The animation blogging community, while still in its infancy, expanded significantly in 2004. Mike Barrier started publishing his thoughts about animation regularly for the first time since the days of his groundbreaking magazine FUNNYWORLD. At AniPages Daily, Ben Ettinger shares views about Japanese animation that reach beyond the fanboy-ish tendencies of most anime discourse. The crew of Nick’s MY LIFE AS A TEEN-AGE ROBOT launched a blog of their own to communicate directly with the show’s fans and allow the average viewer a glimpse into the show’s production process. Artists like Ethan Hurd, Ronnie del Carmen, Enrico Casarosa and Jim Hull presented insights into their work techniques, tools of the trade and artistic inspirations. Ward Jenkins went a step further and fixed THE POLAR EXPRESS, elevating the discussion of how to improve modern animation to an entirely unprecedented level. This very site, Cartoon Brew, launched last March, and while I find it difficult to make any objective assessment of what (if anything) we accomplished, the fact that our readership has far eclipsed the combined readerships of our pre-Brew sites, Cartoon Research and Animation Blast, leads me to believe that we’re doing something right.
So who will create the next animation blog? In what directions will the community evolve? What can we do to push this art form to the next level? 2005 holds the answers and I can’t wait to find out.
Mother Nature’s new annual holiday tradition? Hopefully not. Almost exactly a year after the Bam earthquake in Iran that killed over 25,000 people came the recent earthquake/tsunami combo in southeast Asia. We’ll be talking cartoons the rest of the year here on Cartoon Brew, but I wanted to take a moment to acknowledge the victims of the quake and encourage Brew readers to send them some help. There are plenty of organizations that can use your support right now; my personal choice is Mercy Corps. They’re a lean and effective aid group based out of Portland, Oregon that allocates 91% of donations directly towards aiding those in need (a higher percentage than most other relief organizations). They also post regular updates on their site of what they’re specifically doing in each country to help the victims.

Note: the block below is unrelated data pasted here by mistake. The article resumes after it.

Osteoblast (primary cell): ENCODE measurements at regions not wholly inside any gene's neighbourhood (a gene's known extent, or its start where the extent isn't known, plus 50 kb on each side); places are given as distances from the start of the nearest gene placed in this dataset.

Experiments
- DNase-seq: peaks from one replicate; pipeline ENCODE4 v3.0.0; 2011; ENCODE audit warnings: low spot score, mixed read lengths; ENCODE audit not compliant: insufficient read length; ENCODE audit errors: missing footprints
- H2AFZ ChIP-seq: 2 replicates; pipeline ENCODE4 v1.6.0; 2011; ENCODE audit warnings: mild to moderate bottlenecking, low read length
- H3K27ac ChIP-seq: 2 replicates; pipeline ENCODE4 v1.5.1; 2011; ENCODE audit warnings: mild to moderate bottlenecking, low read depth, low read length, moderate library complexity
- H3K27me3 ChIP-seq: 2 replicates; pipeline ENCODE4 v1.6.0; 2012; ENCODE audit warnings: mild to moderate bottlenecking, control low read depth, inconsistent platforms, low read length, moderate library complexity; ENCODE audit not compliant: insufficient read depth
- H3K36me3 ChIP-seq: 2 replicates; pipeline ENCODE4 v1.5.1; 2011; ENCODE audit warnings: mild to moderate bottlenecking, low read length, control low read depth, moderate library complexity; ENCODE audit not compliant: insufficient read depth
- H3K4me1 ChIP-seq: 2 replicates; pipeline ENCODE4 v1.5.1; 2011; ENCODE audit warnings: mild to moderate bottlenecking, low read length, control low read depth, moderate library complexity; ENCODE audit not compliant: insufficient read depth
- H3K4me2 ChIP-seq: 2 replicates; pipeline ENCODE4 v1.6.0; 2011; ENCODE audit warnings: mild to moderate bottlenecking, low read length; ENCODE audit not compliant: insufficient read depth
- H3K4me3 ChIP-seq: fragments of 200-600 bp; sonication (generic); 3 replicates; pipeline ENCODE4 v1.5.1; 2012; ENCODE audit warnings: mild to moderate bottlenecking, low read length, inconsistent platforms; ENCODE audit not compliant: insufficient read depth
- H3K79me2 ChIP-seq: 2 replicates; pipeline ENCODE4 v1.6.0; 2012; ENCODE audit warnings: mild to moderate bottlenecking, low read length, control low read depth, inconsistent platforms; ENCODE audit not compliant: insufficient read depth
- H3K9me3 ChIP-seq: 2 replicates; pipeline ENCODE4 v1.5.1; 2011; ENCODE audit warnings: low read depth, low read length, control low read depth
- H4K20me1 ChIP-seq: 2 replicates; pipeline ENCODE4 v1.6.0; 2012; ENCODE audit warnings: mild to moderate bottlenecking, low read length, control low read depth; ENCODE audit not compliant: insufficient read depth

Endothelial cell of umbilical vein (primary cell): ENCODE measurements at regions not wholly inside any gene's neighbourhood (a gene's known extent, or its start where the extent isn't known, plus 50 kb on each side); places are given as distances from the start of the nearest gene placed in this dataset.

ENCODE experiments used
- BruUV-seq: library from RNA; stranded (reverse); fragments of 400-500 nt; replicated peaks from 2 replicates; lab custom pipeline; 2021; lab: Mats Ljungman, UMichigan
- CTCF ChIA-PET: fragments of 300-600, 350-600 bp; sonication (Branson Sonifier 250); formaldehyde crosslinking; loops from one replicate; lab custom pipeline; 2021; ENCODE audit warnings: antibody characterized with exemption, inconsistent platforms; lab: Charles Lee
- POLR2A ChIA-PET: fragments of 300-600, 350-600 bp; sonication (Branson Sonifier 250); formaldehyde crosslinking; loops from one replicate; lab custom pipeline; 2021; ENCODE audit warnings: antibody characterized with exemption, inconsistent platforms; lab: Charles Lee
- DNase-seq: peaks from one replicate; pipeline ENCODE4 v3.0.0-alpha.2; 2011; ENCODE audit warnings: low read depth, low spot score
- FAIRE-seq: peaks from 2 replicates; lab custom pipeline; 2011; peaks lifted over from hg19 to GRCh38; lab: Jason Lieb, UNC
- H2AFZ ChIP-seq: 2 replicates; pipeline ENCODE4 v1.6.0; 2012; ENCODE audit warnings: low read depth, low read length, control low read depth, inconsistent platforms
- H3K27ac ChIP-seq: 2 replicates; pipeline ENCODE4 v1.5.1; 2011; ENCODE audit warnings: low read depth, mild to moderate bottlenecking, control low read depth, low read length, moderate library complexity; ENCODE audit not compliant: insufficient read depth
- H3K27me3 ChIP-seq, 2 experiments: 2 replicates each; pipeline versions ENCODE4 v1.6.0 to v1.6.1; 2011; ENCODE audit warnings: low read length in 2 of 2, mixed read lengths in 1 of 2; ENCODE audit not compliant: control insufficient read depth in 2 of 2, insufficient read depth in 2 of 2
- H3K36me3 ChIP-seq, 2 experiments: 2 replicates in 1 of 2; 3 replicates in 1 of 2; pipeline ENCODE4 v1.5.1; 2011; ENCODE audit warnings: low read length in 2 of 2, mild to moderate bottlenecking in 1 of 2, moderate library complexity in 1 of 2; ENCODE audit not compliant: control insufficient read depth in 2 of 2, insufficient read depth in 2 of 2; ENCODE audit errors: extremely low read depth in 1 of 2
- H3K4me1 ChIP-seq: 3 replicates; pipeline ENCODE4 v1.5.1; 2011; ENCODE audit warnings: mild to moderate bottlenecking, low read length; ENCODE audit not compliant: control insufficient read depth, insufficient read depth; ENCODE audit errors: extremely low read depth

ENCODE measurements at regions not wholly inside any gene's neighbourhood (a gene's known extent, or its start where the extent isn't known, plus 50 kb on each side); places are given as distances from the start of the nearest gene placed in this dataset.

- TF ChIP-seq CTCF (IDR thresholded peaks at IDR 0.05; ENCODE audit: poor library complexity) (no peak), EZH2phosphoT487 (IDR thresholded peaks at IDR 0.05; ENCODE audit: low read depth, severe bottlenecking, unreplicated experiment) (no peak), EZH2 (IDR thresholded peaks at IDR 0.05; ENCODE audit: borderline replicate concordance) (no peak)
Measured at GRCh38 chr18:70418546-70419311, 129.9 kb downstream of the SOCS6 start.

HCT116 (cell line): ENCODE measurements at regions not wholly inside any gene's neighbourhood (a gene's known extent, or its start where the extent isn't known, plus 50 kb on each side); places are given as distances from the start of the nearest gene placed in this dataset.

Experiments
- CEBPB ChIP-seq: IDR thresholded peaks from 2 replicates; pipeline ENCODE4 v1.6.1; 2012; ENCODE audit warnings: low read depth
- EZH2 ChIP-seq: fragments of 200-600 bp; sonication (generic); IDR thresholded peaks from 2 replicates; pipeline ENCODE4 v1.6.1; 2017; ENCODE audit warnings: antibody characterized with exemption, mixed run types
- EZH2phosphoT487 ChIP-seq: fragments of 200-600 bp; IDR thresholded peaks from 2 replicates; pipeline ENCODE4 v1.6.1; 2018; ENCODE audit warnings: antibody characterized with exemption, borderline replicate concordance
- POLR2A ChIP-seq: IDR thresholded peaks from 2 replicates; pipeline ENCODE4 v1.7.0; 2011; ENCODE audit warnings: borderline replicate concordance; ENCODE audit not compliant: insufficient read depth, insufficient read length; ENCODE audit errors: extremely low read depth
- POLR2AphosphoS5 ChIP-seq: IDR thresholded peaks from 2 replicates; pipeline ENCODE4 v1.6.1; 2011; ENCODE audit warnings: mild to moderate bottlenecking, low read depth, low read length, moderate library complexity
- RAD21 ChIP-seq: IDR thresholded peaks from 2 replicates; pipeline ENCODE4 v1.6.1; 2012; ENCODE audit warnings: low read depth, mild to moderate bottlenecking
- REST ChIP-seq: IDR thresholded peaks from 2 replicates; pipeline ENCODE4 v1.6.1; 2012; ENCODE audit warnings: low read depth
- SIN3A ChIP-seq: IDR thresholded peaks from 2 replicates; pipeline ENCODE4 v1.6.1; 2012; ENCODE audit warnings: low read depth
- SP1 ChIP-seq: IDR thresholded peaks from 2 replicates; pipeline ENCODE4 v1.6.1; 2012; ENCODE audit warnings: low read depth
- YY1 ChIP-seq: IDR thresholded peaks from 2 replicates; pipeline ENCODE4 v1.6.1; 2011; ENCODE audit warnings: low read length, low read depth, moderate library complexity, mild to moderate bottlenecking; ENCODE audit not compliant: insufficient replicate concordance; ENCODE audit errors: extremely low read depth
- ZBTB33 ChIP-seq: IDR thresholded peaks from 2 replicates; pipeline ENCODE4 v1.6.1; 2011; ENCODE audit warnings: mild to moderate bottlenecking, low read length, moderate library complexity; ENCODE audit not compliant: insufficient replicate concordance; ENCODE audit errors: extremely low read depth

And now that we’re done helping people, we can spend the rest of the year mocking Michael Eisner’s incompetence.
Best wishes for a safe and happy holidays to all of our friends and readers!
I’ll personally be taking a break from the Brew until after the first of the year. Jerry Beck, or our guest contributor Harry McCracken, may post before this, but I’ll see everybody on the other side…
For more great artwork, like the illustration above by Lowell Hess, take out a subscription to Shane Glines’s CartoonRetro.com.
A few notes from my trip to northern California last week…
I visited Chronicle Books for a meeting with Alan Rapp, the editor of my Fifties animation design book. I have to say, it’s terrific having an editor who is totally in tune with the project and is supportive of what I’m trying to accomplish. I don’t know if this is the norm for the publishing industry — both editors I’ve worked with at Chronicle have been great — but it’s reassuring to know that Chronicle is just as devoted as I am to turning out a really cool book. Right now I’m in the midst of a grueling schedule to finish the book, which means countless hours of research, writing and image-gathering. If all goes according to plan, the Fifties design book should be released sometime in 2006.
While at Chronicle, I also managed to get my hands on an advance copy of THE ART OF ROBOTS, which will hit stores in another month or two. The book turned out exactly as I had expected, and considering everything, I’m pleased with the results. The only surprise, and a pleasant one at that, is that I received solo writing credit on the book; originally I shared a co-writing credit with ROBOTS production designer/exec producer Bill Joyce. A co-author credit would have been useful in the event that somebody dislikes the book, because then I could have simply said, “Oh, that’s Bill’s fault.” Now I’ll need to come up with another excuse — not that I’m expecting anybody will dislike this fine ‘art of’ book. Here’s the final dustjacket and the silver cover underneath.
I visited with various artists for the Fifties book, notably Ed Benedict and Charles and Rosemary McElmurry. Benedict, of course, everybody already knows (if you don’t, see BLAST #8), but Charles McElmurry is another terrific animation designer from that era whose name is not as well known. Hopefully that’ll change once this book is out. I also visited with John Dunn’s brother Alvin. This visit wasn’t related to the book, but for ANIMATION BLAST #9, which is still in production. I’m working concurrently on both the book and BLAST #9 and my hope is to have BLAST #9 out sometime in June/July ’05, only a year-and-a-half later than its original release date (jeez…looks like I’m becoming the Richard Williams of animation magazines).
Also dropped by ASIFA-San Francisco’s annual Christmas party, where among other people I finally met the infamous Lippy. I can’t vouch for the fact that he’s infamous, but with a name like Lippy, you just have to assume there’s some infamy lurking in his past. He gave me a copy of his latest short film, DINO-SORE DAYS, a new “Happy Tree Friends” epsiode included on the THIRD STRIKE dvd. The 1920s-styled short is animated in Flash, but with a beautiful tribute scene to the 3D “turntable” model sets that the Fleischer Studios utilized in some of their shorts. The “set” was modelled entirely in Maya (by Ted Pratt), but looks like an authentic hand-made plaster-and-clay set. Very nice job. You can see a clip from the short and find out more about how they created the turntable effect at Lippy.com. Thanks to everybody else who made the San Francisco trip so enjoyable: Andy Beall at Pixar, Harry McCracken at PC WORLD, Carla Liss, Nik and Nancy Phelps, Ted Pratt and Karl Cohen.